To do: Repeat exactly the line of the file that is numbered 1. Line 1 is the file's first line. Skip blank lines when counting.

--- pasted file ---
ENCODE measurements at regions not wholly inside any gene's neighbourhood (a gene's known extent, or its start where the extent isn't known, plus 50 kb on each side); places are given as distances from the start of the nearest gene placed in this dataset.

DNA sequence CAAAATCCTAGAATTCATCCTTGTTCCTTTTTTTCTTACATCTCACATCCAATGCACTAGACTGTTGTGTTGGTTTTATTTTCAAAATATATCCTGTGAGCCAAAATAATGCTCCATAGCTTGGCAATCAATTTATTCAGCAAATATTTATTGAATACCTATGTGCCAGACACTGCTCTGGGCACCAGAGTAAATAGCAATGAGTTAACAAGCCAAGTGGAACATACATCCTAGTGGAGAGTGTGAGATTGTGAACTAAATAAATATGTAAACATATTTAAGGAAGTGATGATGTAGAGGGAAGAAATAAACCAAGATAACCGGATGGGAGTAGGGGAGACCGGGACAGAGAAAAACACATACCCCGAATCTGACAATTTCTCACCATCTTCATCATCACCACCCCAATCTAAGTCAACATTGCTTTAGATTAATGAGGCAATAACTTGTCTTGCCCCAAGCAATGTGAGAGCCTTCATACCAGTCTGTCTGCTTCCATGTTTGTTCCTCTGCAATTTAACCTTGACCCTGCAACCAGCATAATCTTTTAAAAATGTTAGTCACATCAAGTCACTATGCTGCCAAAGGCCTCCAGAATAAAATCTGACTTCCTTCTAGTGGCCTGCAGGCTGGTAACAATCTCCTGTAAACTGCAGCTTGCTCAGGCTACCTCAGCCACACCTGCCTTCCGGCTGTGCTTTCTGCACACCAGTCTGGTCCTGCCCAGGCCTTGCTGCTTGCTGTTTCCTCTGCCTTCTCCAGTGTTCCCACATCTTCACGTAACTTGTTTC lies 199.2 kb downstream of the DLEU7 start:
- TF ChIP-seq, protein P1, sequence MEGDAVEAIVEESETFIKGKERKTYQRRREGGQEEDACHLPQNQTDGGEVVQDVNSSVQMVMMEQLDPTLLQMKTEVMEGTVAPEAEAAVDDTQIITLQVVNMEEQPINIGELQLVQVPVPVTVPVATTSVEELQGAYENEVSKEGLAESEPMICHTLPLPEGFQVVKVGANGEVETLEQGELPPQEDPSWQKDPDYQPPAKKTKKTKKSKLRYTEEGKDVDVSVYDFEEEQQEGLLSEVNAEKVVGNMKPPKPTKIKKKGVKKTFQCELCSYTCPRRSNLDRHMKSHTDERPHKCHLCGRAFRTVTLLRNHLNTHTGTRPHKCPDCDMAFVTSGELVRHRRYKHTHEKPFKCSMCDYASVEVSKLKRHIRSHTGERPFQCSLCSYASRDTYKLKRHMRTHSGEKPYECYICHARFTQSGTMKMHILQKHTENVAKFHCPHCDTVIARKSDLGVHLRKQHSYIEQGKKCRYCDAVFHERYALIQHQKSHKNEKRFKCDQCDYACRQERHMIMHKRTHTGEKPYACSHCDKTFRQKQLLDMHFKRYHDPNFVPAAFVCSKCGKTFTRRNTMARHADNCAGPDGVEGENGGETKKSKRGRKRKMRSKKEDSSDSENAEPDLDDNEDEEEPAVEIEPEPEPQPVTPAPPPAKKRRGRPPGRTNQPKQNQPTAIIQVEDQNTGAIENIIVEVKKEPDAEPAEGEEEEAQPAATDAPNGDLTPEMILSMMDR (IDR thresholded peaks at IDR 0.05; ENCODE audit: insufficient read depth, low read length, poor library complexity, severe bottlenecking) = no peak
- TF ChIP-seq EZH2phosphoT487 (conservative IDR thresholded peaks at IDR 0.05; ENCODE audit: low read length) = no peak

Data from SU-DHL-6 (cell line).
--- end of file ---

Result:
ENCODE measurements at regions not wholly inside any gene's neighbourhood (a gene's known extent, or its start where the extent isn't known, plus 50 kb on each side); places are given as distances from the start of the nearest gene placed in this dataset.